As a disclaimer this not a “nice” post but it is an honest criticism of what I see at the heart of the Christian message.

Let us start with the most well known verse in the New Testament, is it on the tip of your tongue just yet?

“For God so loved the world, that He gave His only Son, that whoever believes in Him should not perish but have eternal life.” (John 3:16).

Talk about a bargaining chip, am I right? The implication here is that everyone is a sinner, no exception, the very best human beings deserve justice in the form of death and likely, hell. Believe in Jesus, and you won’t perish!

Pop movie reference,

untitled (5)

Romans 6:23 famously states that, “the wages of sin is death,” and  “the gift of God is eternal life,” so on and so forth. Now, embrace the up and down motion of a verbal teeter totter.

Death, life, heaven, hell! Death, life, heaven, hell! Pay for your own mistakes or embrace a substitute to suffer in your place. “Gee, thanks Jesus, I’m gonna love you forever and ever and…” I’m imagining the overly repetitive and annoying voice of Patrick from the well known Spongebob series.



My friends and fellow comrades let us not be naïve here. What form of justice places the sins of the guilty upon an innocent? Sure, it’s a nice gesture, if voluntary, but at the same time pretty lousy justice. Not to mention that this is said to be God’s solution! Wow, almighty God came up with that one?

Allow me to adjust the lens to give you guys a broader picture for a moment. In this scenario God hates sin so much that whether you think about that cute person lustfully or kill someone in cold blood, both are equally deserving of death and hell. Whether you lie to your loved ones about who stole the last candy bar in their secret stash, or whether you physically abuse a child, the same verdict stands. You deserve death and hell. I suppose the only caveat is that the lusting candy bar stealers won’t be punished as severely as the cold-blooded murderers and child abusers. Fair enough, right? The punishment is still forever but justice has now been satisfied.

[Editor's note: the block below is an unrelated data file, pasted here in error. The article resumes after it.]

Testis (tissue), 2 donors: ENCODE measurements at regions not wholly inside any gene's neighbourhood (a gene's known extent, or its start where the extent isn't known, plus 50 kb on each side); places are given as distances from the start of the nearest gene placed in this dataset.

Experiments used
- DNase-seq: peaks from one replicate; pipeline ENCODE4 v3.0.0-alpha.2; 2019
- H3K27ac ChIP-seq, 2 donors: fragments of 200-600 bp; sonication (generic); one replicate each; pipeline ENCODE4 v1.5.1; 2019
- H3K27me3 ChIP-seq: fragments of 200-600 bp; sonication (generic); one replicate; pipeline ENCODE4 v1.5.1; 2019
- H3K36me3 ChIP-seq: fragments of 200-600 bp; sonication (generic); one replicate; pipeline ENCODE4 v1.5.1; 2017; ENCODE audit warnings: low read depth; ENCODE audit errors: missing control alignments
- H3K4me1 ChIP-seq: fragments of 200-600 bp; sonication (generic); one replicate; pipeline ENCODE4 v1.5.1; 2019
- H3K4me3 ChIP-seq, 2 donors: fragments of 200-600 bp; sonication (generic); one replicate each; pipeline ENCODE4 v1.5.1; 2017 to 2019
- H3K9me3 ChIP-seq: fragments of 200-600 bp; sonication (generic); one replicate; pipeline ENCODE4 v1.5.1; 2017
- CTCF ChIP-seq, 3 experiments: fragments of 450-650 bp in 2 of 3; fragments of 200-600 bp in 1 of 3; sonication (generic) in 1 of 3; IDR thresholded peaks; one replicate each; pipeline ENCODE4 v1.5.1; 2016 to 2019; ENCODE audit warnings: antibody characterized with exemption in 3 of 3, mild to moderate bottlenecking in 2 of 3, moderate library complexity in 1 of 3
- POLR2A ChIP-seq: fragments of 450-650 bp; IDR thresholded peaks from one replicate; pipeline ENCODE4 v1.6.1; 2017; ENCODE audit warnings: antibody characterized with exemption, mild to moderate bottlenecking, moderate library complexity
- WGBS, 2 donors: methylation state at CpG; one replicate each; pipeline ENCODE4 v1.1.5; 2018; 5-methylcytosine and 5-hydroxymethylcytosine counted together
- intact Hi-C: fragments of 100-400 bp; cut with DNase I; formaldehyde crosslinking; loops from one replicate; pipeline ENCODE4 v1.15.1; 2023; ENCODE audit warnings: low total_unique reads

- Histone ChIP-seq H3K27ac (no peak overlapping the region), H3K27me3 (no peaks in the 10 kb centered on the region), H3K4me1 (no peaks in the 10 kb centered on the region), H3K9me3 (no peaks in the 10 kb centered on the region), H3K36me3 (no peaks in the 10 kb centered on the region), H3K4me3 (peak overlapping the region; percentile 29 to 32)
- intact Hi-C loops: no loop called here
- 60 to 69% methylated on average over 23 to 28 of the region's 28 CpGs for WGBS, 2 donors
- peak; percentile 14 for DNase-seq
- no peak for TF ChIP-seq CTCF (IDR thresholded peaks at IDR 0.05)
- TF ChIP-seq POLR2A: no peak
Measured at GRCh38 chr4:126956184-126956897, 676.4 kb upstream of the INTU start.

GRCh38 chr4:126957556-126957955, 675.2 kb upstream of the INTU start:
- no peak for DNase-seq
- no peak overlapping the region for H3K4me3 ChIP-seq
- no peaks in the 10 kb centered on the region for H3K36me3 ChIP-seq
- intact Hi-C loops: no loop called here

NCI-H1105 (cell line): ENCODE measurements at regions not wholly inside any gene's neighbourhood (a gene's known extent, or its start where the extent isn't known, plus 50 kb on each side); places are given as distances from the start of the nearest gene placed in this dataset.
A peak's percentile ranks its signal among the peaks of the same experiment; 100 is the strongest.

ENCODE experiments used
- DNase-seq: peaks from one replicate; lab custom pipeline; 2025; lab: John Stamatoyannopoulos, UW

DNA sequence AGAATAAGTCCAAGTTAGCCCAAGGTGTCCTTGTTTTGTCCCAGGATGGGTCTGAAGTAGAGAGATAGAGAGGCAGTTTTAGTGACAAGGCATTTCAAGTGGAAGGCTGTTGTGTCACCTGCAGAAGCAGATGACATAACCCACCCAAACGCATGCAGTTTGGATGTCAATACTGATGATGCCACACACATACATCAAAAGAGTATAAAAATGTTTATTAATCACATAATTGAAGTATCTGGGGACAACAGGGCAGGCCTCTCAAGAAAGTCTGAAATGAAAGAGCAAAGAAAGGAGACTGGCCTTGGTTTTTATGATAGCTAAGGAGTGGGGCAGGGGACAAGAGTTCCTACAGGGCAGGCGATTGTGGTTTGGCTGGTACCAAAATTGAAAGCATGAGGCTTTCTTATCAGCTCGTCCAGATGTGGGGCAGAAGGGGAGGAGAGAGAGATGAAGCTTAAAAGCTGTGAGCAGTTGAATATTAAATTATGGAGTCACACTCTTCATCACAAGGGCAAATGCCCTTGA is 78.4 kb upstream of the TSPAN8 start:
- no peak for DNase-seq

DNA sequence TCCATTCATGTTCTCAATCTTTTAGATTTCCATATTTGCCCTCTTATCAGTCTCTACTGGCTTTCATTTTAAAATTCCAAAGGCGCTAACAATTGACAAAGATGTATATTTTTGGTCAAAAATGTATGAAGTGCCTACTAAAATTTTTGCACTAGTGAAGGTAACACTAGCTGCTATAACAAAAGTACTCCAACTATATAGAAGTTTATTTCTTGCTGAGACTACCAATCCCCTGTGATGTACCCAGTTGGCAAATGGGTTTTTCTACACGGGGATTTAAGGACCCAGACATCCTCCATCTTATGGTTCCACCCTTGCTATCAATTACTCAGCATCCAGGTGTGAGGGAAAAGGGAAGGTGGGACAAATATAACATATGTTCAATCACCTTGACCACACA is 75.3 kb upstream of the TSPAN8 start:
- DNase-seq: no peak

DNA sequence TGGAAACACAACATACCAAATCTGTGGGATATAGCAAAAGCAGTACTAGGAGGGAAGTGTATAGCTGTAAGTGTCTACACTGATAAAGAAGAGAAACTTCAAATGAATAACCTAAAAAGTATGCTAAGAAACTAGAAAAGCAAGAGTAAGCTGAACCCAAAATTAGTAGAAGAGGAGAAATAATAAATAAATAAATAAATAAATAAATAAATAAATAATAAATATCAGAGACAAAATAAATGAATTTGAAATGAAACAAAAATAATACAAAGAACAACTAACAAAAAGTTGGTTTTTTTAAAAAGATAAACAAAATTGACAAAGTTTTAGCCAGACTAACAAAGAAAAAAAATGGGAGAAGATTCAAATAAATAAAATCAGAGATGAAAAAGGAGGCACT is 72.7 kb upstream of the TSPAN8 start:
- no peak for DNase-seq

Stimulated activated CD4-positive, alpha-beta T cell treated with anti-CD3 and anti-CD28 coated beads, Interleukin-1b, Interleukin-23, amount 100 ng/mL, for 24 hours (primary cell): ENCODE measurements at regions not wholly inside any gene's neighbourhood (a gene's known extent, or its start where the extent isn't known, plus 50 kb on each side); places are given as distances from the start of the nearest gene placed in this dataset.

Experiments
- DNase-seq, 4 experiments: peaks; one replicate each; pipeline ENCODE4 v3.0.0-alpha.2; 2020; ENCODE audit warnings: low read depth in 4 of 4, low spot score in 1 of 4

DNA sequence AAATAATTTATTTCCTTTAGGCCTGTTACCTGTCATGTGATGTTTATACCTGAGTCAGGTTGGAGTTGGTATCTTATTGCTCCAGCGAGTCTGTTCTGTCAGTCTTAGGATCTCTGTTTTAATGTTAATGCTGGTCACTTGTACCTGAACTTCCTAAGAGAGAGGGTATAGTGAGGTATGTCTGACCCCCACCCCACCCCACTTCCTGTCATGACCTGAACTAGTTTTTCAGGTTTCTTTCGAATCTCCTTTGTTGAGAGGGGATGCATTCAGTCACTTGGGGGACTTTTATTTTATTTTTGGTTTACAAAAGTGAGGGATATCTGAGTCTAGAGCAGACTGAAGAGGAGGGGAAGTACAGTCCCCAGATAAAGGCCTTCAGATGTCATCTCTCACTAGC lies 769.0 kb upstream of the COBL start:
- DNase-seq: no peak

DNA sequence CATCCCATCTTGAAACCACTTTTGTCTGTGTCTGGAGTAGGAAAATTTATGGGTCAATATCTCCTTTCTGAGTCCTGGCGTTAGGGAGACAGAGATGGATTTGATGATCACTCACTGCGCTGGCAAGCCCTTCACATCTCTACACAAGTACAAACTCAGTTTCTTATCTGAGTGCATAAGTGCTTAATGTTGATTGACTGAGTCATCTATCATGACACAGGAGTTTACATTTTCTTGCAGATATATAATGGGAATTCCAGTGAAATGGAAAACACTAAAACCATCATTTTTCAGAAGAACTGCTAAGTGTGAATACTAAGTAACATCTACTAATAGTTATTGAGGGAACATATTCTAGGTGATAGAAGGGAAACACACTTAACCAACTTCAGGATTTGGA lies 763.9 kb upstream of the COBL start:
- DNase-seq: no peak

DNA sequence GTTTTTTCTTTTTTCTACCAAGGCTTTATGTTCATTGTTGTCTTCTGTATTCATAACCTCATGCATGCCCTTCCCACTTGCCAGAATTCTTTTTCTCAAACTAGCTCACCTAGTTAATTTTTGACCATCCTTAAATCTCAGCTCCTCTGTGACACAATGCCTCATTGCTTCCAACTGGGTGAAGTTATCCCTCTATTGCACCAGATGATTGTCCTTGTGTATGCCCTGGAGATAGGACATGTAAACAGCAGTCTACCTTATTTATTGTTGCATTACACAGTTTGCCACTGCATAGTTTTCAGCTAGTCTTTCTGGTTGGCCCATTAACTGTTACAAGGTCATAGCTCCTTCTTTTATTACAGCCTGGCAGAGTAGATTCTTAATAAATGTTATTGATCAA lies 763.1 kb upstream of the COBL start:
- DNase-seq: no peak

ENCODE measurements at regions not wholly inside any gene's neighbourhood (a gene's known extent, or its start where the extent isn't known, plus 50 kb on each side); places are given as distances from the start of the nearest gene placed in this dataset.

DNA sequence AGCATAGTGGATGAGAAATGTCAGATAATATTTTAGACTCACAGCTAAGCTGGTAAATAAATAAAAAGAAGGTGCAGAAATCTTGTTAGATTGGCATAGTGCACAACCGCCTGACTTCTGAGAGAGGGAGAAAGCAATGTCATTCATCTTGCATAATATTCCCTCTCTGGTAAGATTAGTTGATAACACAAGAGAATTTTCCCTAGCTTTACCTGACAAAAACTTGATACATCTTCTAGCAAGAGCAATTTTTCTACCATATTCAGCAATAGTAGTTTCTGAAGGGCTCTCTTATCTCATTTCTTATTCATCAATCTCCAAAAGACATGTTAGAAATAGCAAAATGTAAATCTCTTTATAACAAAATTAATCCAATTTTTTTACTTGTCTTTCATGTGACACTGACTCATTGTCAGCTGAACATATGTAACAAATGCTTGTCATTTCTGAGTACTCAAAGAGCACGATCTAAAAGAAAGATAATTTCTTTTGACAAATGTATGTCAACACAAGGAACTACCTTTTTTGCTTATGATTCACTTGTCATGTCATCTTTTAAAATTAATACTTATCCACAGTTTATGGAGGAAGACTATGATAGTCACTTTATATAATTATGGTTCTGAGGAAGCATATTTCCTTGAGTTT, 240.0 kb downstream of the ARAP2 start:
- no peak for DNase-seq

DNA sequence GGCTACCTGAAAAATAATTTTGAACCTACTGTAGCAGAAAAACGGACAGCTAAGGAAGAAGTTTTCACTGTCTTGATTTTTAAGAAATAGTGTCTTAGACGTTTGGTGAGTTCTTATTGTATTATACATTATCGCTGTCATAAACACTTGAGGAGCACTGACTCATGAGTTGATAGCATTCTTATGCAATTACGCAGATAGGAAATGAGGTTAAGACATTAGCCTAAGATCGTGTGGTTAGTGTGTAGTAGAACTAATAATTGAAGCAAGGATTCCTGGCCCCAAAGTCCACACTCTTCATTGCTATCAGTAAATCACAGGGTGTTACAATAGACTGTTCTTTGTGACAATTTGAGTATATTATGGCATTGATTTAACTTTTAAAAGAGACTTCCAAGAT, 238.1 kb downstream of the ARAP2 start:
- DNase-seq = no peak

Is anyone else sensing the disparity here?


Also, I don’t really like being the mean guy but if someone is trying to make the sale with me, I’m going to think about their motives. I’m going to think about what weaknesses they may want to exploit within me to get that deal closed and my apparent need satisfied.

You see, Christianity wants us to bite. We each have an impending death that is drawing ever closer. We each probably have some regrets about how we’ve made mistakes, hurt other people, and have struggled to find amends at times. Jesus comes along and claims to wipe the slate clean as well as grant us life everlasting. I call this the ultimate appeal to one’s own desire for self-preservation.

Oh, and there is still a cost my friends. There is always a price to pay because the reverse form of this wager is that we may have wasted the one life we know we have enslaved to a system of thinking that just isn’t all that helpful in the end.

To which side shall we favor a better outcome? 1) Conform to a sketched out scenario narrated by one of out of thousands of other holy books, or 2) Think for yourself! Period.

Do not be ruled by fear but instead bravely evaluate everything thoughtfully and even be willing to challenge the status quo. For your own conscience sake, think about it! Evaluate what you really know in life, level out your playing field, and think about it.